Cruel firemen made woman's life a misery

BY BARRIE CLEMENT

Labour Editor

A fire brigade and named officers should bear an "individual and collective shame" for the cruelty meted out to a female firefighter, according to an industrial tribunal ruling yesterday.

The life of Tanya Clayton, one of the first two women members of the Hereford and Worcester brigade, was made a misery, and her personality and self-confidence were totally destroyed as a result of the daily sexual discrimination she encountered, the tribunal found.

Ms Clayton, 29, who is married with two stepsons, has since become a patient in a psychiatric ward suffering from clinical depression which, according to medical evidence, was 90 to 95 per cent due to her experiences in the workplace.

After joining the brigade in 1989, she was subjected to verbal aggression, intimidation and hostility at the hands of sub officers Ronald East and Gordon Perkins and others, the judgment said.

In her evidence, Ms Clayton told the tribunal: "I have no confidence as a result of East and Perkins. It has affected nearly every aspect of my life. My whole personality has changed. I used to be outgoing and a strong person. I am not any more. I just want to run away and hide. It has affected my home life, my marriage, my children. When I am with the kids, I have no tolerance and no patience. I feel bitterness, anger and resentful at the injustice of it all."

Ms Clayton, who was in the army before joining the brigade, was subjected to extra drills and "useless and dangerous" activities in a deliberate attempt to frighten her. On one occasion, sub-officer Perkins ordered her to take a turntable ladder up to 100 feet and spin it round for more than an hour. She was routinely made to serve tea to her male colleagues and officers in order to humiliate her, it was found. The tribunal found it "interesting" that assistant chief fire officer Haynes had been present for most of the four-month hearing and was convinced that there had been "no discrimination at all".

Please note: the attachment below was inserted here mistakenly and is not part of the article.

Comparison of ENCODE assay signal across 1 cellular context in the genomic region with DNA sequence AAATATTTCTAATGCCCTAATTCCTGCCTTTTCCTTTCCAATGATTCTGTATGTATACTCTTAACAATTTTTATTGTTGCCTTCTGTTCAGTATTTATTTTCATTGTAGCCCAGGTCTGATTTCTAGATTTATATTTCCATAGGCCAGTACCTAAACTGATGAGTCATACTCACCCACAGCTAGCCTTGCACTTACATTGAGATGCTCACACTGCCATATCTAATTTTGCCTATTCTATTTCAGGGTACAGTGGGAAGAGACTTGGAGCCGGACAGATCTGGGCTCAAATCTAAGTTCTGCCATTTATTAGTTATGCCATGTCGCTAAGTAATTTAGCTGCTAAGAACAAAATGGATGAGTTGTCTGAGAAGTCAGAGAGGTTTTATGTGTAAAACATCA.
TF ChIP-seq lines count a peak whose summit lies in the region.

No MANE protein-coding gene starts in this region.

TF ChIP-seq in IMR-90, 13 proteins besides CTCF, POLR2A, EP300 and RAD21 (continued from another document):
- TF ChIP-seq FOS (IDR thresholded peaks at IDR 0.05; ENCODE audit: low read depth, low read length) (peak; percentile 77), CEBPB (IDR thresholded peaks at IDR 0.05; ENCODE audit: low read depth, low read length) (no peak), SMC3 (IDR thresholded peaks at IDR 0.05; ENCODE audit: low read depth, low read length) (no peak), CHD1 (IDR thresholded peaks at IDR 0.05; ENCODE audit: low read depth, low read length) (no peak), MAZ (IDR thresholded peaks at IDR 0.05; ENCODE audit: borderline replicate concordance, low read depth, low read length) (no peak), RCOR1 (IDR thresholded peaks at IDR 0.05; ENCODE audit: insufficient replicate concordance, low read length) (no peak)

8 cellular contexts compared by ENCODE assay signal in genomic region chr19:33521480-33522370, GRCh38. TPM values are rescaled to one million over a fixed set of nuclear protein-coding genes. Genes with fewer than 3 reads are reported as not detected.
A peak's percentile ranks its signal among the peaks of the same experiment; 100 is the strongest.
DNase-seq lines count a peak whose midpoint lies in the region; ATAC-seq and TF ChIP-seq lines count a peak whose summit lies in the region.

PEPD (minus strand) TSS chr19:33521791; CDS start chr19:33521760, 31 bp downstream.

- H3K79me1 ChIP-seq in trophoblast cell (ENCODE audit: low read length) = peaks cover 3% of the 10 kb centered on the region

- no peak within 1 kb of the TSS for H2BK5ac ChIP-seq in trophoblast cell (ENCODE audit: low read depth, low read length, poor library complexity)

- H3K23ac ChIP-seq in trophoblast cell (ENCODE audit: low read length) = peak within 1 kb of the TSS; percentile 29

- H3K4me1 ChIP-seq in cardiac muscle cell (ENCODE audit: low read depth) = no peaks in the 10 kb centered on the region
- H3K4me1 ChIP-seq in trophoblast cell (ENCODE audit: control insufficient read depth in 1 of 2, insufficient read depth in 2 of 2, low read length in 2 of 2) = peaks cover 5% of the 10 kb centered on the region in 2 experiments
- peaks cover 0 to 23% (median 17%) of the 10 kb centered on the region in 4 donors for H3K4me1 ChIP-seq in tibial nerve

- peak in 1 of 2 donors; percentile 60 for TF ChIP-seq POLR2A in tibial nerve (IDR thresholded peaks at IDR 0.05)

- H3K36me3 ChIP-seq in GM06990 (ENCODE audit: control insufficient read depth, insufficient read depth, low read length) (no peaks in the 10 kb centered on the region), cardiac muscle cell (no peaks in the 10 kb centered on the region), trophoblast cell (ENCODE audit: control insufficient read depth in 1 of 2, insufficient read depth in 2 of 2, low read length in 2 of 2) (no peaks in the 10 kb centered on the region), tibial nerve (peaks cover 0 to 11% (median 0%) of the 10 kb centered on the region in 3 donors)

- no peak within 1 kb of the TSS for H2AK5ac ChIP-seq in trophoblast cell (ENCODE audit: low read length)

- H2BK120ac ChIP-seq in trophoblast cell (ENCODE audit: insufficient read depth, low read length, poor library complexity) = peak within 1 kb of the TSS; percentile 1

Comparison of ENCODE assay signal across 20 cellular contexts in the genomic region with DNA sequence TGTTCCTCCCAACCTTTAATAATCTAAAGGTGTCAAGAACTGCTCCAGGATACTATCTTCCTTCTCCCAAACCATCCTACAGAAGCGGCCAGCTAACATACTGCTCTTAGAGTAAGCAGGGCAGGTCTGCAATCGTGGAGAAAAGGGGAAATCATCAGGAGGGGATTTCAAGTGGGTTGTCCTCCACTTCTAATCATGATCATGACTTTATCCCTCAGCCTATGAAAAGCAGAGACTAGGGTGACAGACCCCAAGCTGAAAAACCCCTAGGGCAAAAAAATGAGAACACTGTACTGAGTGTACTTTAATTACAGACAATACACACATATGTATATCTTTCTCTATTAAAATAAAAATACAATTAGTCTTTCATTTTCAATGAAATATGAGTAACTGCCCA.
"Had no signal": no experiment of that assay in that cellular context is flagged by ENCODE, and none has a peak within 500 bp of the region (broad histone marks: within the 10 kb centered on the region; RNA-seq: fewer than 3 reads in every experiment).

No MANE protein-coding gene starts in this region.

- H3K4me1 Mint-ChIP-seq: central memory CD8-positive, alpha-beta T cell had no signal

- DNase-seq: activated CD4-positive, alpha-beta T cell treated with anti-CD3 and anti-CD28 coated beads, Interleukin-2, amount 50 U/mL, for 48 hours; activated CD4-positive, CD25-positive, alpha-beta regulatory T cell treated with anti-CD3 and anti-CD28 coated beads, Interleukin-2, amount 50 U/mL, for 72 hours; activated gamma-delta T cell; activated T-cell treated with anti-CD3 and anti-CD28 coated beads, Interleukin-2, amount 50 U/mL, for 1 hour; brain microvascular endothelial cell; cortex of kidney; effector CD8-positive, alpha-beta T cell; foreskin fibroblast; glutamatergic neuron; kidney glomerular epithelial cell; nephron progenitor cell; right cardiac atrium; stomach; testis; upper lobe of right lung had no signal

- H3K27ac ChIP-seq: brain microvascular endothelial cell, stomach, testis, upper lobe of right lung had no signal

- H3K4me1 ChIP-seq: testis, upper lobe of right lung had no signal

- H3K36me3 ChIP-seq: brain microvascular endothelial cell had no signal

The judgment said:"Discriminatory attitudes were so rife, managerial control so little and attitudes so hardened that it is no wonder it took place, with management completely unable to deal with it." The other woman firefighter was more "compliant" and suffered less, the tribunal heard..

Next week it will establish the amount of compensation to be paid to Ms Clayton. Fire brigade officials yesterday refused to comment until they had time to study the ruling.

Ken Cameron, general secretary of the Fire Brigades Union, which backed Ms Clayton's case, said the judgment was a "scathing indictment" of management at Hereford and Worcester who, unfortunately, were not untypical of the British fire service. "I hope this will kick-start chief fire officers into at least taking equal opportunites as seriously as the union does," he said.

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